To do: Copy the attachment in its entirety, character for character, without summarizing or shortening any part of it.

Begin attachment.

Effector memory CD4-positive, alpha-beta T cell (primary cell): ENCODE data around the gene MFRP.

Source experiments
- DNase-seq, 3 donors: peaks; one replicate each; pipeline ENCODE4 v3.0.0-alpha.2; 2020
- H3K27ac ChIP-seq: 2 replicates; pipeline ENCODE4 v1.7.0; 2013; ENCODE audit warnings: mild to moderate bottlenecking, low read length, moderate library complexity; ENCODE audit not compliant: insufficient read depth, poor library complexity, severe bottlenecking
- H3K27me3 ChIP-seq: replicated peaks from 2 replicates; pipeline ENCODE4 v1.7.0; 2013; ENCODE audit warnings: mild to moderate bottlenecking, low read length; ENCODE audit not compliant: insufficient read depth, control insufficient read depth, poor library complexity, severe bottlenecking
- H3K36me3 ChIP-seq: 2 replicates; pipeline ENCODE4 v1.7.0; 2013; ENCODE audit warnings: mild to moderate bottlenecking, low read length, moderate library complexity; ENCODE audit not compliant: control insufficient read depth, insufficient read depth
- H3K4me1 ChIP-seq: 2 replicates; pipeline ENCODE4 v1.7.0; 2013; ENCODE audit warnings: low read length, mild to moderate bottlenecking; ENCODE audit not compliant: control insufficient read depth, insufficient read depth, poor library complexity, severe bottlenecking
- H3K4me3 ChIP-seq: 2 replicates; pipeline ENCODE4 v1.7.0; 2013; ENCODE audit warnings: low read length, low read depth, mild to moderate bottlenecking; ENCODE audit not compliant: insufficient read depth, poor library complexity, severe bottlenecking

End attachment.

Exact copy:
Effector memory CD4-positive, alpha-beta T cell (primary cell): ENCODE data around the gene MFRP.

Source experiments
- DNase-seq, 3 donors: peaks; one replicate each; pipeline ENCODE4 v3.0.0-alpha.2; 2020
- H3K27ac ChIP-seq: 2 replicates; pipeline ENCODE4 v1.7.0; 2013; ENCODE audit warnings: mild to moderate bottlenecking, low read length, moderate library complexity; ENCODE audit not compliant: insufficient read depth, poor library complexity, severe bottlenecking
- H3K27me3 ChIP-seq: replicated peaks from 2 replicates; pipeline ENCODE4 v1.7.0; 2013; ENCODE audit warnings: mild to moderate bottlenecking, low read length; ENCODE audit not compliant: insufficient read depth, control insufficient read depth, poor library complexity, severe bottlenecking
- H3K36me3 ChIP-seq: 2 replicates; pipeline ENCODE4 v1.7.0; 2013; ENCODE audit warnings: mild to moderate bottlenecking, low read length, moderate library complexity; ENCODE audit not compliant: control insufficient read depth, insufficient read depth
- H3K4me1 ChIP-seq: 2 replicates; pipeline ENCODE4 v1.7.0; 2013; ENCODE audit warnings: low read length, mild to moderate bottlenecking; ENCODE audit not compliant: control insufficient read depth, insufficient read depth, poor library complexity, severe bottlenecking
- H3K4me3 ChIP-seq: 2 replicates; pipeline ENCODE4 v1.7.0; 2013; ENCODE audit warnings: low read length, low read depth, mild to moderate bottlenecking; ENCODE audit not compliant: insufficient read depth, poor library complexity, severe bottlenecking